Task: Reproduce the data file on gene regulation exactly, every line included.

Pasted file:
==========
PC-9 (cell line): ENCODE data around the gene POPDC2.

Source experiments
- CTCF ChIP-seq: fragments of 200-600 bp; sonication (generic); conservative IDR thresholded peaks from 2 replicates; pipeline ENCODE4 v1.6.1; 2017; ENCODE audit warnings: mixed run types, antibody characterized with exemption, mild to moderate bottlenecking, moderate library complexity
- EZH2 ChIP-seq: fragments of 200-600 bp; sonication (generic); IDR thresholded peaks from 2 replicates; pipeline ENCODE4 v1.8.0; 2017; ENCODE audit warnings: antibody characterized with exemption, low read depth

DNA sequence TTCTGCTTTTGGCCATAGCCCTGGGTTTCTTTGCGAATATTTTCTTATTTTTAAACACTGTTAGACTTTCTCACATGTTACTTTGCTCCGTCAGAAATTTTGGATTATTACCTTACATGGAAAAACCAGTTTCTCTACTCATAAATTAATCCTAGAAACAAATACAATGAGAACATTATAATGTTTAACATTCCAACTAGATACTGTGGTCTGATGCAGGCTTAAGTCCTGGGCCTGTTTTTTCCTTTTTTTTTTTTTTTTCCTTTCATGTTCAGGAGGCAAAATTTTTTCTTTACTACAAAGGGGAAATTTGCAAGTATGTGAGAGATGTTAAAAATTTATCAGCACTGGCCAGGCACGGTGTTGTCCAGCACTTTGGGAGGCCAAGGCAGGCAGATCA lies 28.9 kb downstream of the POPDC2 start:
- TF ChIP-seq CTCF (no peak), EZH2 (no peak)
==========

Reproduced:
PC-9 (cell line): ENCODE data around the gene POPDC2.

Source experiments
- CTCF ChIP-seq: fragments of 200-600 bp; sonication (generic); conservative IDR thresholded peaks from 2 replicates; pipeline ENCODE4 v1.6.1; 2017; ENCODE audit warnings: mixed run types, antibody characterized with exemption, mild to moderate bottlenecking, moderate library complexity
- EZH2 ChIP-seq: fragments of 200-600 bp; sonication (generic); IDR thresholded peaks from 2 replicates; pipeline ENCODE4 v1.8.0; 2017; ENCODE audit warnings: antibody characterized with exemption, low read depth

DNA sequence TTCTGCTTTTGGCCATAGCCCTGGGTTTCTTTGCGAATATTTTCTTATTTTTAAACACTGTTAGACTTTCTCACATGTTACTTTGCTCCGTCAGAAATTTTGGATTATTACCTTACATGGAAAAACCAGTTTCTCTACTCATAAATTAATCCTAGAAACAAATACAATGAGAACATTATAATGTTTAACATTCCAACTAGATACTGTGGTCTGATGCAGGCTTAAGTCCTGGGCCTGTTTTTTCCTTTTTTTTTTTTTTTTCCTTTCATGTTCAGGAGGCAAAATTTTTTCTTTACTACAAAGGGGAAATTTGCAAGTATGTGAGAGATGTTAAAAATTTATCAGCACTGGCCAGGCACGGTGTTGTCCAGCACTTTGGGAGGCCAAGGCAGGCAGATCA lies 28.9 kb downstream of the POPDC2 start:
- TF ChIP-seq CTCF (no peak), EZH2 (no peak)